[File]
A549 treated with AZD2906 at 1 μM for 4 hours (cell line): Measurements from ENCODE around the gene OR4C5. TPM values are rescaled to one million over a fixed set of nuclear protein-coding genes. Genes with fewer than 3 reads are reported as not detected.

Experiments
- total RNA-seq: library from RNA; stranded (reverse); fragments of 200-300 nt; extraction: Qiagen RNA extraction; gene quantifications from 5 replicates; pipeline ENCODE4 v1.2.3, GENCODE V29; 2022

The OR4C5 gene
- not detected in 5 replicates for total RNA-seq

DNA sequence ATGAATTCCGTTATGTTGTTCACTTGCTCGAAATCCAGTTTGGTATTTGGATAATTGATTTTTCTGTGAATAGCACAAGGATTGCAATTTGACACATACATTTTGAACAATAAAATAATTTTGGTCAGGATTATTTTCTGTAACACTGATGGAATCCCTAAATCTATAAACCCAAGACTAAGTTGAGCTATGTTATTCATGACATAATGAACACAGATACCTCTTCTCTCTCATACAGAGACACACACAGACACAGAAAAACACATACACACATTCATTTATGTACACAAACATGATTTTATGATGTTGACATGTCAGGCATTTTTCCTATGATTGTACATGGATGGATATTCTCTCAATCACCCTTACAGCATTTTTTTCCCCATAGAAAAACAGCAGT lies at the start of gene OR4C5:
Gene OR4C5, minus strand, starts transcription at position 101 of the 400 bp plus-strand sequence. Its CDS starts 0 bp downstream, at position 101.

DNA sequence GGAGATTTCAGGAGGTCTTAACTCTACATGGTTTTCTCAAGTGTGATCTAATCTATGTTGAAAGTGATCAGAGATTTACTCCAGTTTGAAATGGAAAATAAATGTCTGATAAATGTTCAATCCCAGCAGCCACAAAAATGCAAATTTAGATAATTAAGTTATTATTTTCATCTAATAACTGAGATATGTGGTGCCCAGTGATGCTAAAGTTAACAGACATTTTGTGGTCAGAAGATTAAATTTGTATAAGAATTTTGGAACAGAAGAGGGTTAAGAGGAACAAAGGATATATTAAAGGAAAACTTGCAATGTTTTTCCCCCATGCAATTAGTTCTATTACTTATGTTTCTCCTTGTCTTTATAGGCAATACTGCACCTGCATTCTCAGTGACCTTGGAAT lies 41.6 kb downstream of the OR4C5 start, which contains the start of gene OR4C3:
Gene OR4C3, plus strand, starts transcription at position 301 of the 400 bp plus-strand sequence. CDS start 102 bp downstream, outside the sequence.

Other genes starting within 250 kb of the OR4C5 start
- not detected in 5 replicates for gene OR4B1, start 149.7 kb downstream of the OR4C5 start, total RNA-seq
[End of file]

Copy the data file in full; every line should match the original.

A549 treated with AZD2906 at 1 μM for 4 hours (cell line): Measurements from ENCODE around the gene OR4C5. TPM values are rescaled to one million over a fixed set of nuclear protein-coding genes. Genes with fewer than 3 reads are reported as not detected.

Experiments
- total RNA-seq: library from RNA; stranded (reverse); fragments of 200-300 nt; extraction: Qiagen RNA extraction; gene quantifications from 5 replicates; pipeline ENCODE4 v1.2.3, GENCODE V29; 2022

The OR4C5 gene
- not detected in 5 replicates for total RNA-seq

DNA sequence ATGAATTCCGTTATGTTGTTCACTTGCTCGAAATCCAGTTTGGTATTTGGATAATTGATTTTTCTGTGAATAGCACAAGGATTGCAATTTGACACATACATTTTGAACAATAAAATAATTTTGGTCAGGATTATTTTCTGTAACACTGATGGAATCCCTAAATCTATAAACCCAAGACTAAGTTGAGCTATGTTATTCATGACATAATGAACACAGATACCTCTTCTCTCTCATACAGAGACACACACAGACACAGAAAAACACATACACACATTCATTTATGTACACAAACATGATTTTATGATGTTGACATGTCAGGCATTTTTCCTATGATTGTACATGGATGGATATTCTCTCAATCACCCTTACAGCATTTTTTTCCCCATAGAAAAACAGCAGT lies at the start of gene OR4C5:
Gene OR4C5, minus strand, starts transcription at position 101 of the 400 bp plus-strand sequence. Its CDS starts 0 bp downstream, at position 101.

DNA sequence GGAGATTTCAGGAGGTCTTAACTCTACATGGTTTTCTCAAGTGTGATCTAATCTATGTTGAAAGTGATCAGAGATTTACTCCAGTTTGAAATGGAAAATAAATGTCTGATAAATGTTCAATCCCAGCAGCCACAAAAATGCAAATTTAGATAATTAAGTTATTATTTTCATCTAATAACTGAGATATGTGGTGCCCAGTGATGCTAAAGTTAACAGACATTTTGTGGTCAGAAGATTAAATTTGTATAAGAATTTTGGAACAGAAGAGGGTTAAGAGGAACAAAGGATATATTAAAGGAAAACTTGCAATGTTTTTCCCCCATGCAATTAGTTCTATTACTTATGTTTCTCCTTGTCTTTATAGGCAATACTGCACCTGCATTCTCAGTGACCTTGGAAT lies 41.6 kb downstream of the OR4C5 start, which contains the start of gene OR4C3:
Gene OR4C3, plus strand, starts transcription at position 301 of the 400 bp plus-strand sequence. CDS start 102 bp downstream, outside the sequence.

Other genes starting within 250 kb of the OR4C5 start
- not detected in 5 replicates for gene OR4B1, start 149.7 kb downstream of the OR4C5 start, total RNA-seq